But that’s not all – Small Worlds also offers Resident Rights Plans, so that you too can become a part of the museum. After peering down into each of the exhibits, you might have noticed some of the tiny humans look a little different – looking out at the crowds, or pulling silly poses – because some of those figures are actually real museum guests. Purchase a Resident Rights Plan with your 3D figure, and you’ll not only get a figure sent to your home, but another one will be placed right into the museum exhibits, in whichever area you choose! There are a lot of waving spectators, but your pose can be anything and go anywhere (practicality permitting). Show off your creativity by cringing from a bucking dragon or sidling up to an “enormous” panda in the Global Village, or choose to spend your days hanging out with your favorite anime characters instead, with “residency” in the Sailor Moon and Evangelion areas. This small world is your oyster! (To get a picture of yourself in your new Small Worlds home, make sure to come back and visit soon, or get a friend visiting the museum to do it for you!)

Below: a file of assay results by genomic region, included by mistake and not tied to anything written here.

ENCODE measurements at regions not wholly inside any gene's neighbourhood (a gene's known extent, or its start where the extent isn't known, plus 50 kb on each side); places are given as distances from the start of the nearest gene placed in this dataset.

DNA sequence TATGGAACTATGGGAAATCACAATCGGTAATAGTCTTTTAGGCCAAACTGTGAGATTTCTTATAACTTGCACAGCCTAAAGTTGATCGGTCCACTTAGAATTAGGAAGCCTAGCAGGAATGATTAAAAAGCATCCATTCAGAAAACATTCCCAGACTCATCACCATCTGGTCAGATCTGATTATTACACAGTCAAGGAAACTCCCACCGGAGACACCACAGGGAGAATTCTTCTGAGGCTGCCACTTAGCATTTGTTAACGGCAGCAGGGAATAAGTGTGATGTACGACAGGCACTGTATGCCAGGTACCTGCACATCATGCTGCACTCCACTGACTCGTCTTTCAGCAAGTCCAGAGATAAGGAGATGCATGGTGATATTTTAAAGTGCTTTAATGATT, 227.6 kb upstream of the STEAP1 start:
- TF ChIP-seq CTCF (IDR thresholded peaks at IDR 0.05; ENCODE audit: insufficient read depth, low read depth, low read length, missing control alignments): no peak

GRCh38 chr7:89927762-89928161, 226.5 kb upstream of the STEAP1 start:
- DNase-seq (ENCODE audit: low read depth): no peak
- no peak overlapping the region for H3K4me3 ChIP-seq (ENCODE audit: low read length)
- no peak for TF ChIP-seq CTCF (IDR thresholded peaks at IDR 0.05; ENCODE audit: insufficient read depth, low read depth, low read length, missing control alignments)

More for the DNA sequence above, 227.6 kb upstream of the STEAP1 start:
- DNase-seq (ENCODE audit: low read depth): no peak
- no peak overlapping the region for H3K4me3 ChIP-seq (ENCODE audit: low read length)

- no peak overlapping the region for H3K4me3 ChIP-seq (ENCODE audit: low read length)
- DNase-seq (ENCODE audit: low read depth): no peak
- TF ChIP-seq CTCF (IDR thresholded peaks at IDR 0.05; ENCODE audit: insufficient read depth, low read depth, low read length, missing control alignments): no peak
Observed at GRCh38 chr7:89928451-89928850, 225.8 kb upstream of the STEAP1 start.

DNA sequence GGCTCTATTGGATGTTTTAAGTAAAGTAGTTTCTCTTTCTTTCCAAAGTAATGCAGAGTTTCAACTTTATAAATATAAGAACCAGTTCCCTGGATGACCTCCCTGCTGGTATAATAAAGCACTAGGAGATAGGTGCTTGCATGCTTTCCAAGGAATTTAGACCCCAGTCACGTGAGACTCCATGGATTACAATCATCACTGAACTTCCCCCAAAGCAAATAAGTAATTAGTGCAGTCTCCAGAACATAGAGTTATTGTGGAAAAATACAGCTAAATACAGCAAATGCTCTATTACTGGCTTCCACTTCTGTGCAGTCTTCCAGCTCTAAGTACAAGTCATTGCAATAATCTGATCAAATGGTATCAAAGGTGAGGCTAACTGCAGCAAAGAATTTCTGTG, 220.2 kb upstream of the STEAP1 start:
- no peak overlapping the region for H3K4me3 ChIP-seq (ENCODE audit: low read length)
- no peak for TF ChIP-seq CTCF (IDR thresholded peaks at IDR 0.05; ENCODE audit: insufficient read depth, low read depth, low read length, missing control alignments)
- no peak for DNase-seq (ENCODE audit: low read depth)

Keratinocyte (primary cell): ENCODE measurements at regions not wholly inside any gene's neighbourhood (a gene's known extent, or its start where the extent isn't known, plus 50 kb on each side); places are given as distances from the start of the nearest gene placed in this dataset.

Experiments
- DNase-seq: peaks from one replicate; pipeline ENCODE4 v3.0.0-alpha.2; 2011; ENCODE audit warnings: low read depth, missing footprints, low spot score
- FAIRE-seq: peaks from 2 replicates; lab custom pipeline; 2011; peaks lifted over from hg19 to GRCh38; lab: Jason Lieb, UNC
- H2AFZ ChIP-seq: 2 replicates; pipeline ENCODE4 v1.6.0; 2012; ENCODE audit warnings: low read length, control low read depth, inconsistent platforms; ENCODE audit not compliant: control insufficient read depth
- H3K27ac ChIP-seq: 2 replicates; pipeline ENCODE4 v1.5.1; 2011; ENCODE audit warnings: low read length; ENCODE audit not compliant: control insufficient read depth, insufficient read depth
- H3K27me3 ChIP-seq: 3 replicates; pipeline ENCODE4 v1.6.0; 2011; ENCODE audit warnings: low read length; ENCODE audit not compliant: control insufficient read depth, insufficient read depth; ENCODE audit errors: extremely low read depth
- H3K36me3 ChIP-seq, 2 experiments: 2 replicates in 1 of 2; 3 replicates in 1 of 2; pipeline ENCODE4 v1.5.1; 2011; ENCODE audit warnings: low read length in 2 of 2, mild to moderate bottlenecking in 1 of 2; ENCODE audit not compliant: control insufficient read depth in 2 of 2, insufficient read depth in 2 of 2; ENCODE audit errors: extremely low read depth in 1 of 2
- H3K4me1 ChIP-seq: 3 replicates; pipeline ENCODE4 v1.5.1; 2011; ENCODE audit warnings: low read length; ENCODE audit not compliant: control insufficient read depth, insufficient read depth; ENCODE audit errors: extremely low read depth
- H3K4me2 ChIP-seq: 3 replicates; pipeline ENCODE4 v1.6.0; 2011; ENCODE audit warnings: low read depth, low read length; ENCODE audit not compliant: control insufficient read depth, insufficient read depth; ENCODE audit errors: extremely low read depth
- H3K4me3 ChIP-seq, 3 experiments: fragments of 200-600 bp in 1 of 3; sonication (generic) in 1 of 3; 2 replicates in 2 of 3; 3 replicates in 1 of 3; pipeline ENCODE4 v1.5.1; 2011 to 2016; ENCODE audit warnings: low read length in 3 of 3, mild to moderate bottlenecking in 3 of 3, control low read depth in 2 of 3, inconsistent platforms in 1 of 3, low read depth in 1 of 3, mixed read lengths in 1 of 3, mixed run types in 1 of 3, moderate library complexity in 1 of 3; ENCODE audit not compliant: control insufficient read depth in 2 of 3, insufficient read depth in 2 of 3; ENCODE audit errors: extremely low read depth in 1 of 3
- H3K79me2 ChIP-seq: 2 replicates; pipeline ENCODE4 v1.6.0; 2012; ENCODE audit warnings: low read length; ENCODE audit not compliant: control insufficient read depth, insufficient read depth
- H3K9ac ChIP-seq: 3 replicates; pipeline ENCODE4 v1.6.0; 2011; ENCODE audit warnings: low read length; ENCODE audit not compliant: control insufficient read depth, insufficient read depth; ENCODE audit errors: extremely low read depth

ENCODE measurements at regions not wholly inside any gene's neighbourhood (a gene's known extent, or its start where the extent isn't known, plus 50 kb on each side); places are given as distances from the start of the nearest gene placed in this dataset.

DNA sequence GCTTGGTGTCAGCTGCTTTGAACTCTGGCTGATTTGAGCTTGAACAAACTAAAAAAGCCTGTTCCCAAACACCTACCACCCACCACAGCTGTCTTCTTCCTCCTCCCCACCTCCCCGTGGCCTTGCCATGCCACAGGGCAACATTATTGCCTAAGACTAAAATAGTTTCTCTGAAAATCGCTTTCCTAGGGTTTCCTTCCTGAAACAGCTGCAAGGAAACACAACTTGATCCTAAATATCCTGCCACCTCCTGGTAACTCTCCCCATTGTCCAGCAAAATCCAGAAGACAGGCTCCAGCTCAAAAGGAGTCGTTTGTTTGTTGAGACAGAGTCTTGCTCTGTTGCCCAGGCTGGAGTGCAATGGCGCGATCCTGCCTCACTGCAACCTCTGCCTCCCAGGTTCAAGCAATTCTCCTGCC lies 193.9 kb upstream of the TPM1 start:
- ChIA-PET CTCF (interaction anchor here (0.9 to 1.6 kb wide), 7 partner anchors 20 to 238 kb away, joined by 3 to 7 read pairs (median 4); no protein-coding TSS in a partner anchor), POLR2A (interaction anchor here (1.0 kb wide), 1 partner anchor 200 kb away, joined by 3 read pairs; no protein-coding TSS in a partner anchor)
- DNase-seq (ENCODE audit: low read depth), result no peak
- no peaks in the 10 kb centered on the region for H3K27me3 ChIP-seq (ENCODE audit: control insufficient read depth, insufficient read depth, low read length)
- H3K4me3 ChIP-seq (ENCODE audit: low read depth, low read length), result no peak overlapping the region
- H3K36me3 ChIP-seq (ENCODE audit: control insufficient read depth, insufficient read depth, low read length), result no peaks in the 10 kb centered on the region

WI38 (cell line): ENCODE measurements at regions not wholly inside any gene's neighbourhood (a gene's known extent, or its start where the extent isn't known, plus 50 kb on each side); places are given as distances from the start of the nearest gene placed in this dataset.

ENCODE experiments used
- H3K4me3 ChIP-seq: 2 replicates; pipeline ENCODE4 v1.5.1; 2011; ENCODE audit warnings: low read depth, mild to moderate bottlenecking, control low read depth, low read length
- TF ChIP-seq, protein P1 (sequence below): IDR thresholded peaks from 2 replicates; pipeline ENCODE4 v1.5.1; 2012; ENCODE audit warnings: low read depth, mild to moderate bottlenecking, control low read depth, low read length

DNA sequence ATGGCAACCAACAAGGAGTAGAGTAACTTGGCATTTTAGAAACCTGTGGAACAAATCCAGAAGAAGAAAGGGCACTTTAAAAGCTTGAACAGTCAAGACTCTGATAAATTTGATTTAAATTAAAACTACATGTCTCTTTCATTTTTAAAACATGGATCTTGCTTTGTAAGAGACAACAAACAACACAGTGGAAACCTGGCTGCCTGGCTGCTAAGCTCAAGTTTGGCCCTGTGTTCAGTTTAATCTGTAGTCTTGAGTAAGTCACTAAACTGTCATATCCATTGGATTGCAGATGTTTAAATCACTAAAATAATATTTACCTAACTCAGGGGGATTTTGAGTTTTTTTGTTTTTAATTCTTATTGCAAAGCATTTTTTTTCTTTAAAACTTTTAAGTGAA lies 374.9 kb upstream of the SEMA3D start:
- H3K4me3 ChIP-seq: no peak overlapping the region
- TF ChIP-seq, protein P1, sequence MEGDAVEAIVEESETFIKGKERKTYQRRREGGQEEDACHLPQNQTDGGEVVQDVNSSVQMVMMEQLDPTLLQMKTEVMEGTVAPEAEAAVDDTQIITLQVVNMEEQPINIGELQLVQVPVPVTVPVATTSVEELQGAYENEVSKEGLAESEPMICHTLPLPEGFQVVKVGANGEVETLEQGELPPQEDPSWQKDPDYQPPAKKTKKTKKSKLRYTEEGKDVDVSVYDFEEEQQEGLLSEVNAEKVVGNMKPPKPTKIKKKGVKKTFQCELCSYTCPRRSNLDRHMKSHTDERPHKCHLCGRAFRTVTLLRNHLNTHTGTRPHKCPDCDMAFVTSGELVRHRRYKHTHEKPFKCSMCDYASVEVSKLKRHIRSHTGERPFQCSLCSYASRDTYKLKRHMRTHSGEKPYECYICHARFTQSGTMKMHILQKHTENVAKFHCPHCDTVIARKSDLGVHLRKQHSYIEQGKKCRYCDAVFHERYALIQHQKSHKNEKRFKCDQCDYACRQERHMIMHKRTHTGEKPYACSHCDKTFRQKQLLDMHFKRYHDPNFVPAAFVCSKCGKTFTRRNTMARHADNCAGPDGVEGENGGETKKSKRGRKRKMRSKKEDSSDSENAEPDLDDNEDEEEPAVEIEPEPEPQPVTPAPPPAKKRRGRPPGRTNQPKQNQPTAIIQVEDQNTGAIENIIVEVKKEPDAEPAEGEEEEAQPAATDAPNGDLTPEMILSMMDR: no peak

Peek Behind the Scenes on Your Way Out
From Tokyo to the wide world beyond, and even into outer space, Small Worlds offers a small glance at an expansive world of minis, populated with your favorite anime characters and maybe even yourself. So finally, after exploring each of the exhibits, you even get a chance to sneak a peek behind the scenes! The Workshop Area offers visitors the chance to get hands-on by creating their own miniature models, and the Small Worlds Creative Studio even lets you see the museum’s artists at work. Scattered with materials used to make the museum’s many dioramas, this space is an amazing chance to see how the miniature worlds are created and maintained, and even check out some seasonal and holiday decorations temporarily added to the museum exhibits in years past. For all the new additions the artists are working on now, well, you’ll just have to return to Small Worlds again soon to check them out!